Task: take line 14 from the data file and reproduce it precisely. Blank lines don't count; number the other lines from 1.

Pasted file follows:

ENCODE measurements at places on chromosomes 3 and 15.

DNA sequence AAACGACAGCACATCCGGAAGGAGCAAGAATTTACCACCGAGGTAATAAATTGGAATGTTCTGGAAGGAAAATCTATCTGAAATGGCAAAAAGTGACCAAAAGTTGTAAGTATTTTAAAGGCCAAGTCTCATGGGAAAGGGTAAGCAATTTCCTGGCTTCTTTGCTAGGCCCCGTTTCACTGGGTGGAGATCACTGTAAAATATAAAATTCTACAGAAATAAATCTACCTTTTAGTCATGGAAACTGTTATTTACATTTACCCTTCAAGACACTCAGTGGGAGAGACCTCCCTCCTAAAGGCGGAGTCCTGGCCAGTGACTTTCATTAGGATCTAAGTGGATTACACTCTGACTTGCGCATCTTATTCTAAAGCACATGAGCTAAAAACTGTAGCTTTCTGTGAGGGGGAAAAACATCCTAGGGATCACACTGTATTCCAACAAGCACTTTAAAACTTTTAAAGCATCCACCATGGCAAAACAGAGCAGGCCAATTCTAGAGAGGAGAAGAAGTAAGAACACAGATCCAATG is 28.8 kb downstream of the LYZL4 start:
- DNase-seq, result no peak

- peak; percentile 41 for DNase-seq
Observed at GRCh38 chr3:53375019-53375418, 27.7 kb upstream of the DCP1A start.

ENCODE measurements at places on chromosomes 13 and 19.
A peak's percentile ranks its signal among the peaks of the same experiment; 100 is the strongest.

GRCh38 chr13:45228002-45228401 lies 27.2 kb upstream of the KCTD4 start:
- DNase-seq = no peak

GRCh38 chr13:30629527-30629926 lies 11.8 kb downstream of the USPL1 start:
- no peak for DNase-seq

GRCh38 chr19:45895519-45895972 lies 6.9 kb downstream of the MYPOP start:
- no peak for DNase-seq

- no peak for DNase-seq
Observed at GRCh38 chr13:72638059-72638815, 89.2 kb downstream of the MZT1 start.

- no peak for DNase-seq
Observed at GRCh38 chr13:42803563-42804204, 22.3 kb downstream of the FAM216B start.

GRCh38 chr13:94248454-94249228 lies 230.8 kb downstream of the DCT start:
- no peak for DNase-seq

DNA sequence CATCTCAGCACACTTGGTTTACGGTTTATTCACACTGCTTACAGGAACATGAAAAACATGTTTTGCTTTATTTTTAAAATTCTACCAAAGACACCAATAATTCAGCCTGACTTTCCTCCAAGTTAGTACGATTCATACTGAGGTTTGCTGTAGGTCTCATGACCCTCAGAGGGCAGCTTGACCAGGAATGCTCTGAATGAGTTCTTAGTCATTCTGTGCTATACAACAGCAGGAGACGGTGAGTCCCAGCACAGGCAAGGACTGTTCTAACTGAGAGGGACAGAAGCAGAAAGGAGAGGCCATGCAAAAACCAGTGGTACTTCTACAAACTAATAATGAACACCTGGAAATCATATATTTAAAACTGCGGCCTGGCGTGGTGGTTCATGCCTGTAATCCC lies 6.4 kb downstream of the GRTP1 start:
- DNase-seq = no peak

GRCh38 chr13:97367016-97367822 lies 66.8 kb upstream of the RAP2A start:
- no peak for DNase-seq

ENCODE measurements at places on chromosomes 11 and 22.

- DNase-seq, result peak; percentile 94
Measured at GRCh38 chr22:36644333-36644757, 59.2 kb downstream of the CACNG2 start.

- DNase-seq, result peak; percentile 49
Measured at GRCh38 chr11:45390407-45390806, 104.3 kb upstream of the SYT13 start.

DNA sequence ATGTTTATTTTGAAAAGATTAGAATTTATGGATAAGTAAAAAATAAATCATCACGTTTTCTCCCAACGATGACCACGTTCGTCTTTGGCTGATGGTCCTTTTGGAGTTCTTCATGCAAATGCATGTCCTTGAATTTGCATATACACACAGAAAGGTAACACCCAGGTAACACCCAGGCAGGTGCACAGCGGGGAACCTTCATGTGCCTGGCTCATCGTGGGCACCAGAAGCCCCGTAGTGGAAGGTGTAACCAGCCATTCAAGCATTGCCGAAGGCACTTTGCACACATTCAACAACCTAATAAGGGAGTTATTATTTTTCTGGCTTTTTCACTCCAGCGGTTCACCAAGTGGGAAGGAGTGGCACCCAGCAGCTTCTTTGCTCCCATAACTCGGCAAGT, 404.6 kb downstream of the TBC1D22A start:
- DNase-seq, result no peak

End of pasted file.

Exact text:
- no peak for DNase-seq